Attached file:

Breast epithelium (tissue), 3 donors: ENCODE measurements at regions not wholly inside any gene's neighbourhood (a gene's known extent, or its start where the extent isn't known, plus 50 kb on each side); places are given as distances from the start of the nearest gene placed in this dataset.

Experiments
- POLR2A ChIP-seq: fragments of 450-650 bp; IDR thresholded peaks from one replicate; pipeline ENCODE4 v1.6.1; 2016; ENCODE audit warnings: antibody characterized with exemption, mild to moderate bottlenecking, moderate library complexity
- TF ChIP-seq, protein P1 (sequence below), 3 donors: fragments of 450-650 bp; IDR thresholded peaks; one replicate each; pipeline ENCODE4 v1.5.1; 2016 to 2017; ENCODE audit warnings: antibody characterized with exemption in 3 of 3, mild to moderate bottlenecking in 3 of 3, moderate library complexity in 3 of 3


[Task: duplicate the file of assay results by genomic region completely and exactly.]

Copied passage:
Breast epithelium (tissue), 3 donors: ENCODE measurements at regions not wholly inside any gene's neighbourhood (a gene's known extent, or its start where the extent isn't known, plus 50 kb on each side); places are given as distances from the start of the nearest gene placed in this dataset.

Experiments
- POLR2A ChIP-seq: fragments of 450-650 bp; IDR thresholded peaks from one replicate; pipeline ENCODE4 v1.6.1; 2016; ENCODE audit warnings: antibody characterized with exemption, mild to moderate bottlenecking, moderate library complexity
- TF ChIP-seq, protein P1 (sequence below), 3 donors: fragments of 450-650 bp; IDR thresholded peaks; one replicate each; pipeline ENCODE4 v1.5.1; 2016 to 2017; ENCODE audit warnings: antibody characterized with exemption in 3 of 3, mild to moderate bottlenecking in 3 of 3, moderate library complexity in 3 of 3